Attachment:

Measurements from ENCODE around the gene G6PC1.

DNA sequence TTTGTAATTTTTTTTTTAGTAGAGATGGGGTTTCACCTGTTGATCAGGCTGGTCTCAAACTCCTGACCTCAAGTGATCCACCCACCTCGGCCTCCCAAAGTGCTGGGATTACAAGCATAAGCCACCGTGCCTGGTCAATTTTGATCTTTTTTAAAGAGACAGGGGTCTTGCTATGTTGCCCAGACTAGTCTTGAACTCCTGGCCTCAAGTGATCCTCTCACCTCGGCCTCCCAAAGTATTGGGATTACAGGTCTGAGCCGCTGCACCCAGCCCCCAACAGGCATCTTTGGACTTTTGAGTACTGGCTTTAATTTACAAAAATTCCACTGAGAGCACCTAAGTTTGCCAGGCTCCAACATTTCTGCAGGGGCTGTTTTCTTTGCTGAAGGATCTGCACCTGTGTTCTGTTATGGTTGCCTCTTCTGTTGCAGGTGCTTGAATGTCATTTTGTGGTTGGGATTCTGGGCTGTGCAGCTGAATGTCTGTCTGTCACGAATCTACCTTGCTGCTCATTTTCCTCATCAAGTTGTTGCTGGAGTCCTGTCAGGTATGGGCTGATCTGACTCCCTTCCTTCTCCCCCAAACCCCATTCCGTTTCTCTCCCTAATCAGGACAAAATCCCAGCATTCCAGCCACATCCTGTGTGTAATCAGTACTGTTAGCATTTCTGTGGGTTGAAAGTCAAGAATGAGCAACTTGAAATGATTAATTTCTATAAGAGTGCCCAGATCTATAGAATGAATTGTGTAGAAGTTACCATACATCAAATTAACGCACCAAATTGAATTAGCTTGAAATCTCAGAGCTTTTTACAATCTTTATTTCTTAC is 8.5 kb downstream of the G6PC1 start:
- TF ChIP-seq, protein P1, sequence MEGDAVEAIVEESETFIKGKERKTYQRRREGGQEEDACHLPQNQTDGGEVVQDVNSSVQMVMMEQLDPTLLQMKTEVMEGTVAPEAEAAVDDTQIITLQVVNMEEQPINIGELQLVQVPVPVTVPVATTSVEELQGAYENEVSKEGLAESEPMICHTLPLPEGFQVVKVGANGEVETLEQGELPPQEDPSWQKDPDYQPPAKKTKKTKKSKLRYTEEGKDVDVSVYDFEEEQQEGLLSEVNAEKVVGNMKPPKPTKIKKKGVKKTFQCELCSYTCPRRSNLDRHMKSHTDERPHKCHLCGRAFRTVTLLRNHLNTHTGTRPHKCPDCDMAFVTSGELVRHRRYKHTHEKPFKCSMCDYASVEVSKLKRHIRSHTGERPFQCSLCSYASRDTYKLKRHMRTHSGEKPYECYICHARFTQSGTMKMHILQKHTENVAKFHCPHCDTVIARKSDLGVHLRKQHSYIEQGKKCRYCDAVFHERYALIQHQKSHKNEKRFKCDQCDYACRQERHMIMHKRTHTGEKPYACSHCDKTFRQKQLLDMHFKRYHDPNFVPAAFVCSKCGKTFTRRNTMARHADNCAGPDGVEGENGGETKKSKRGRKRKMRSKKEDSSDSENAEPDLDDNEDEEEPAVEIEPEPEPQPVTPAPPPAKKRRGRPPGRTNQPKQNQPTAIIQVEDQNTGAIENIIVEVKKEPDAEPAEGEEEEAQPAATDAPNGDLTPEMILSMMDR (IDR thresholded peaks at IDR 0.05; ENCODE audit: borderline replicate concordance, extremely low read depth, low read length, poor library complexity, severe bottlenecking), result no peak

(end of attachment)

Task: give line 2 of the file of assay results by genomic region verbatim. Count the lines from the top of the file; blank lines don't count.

DNA sequence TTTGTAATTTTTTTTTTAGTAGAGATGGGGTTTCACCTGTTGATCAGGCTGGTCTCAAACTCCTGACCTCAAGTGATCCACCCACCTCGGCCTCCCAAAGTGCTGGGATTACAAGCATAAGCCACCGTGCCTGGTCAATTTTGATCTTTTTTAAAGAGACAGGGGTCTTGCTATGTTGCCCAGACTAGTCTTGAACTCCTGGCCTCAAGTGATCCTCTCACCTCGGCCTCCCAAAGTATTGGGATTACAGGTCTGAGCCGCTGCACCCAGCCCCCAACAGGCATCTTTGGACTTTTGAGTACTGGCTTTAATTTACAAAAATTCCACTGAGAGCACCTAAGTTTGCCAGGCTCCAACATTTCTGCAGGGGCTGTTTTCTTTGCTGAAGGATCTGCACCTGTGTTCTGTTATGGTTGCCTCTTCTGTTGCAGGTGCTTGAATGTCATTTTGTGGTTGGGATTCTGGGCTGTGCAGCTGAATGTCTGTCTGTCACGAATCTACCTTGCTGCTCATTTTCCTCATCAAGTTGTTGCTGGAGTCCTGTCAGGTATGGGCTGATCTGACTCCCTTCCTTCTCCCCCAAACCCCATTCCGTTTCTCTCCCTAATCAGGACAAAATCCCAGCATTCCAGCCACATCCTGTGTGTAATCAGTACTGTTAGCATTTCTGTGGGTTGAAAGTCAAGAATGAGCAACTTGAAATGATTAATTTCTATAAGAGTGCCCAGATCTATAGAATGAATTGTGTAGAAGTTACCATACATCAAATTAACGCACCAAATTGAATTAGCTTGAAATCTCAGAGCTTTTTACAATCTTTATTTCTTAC is 8.5 kb downstream of the G6PC1 start: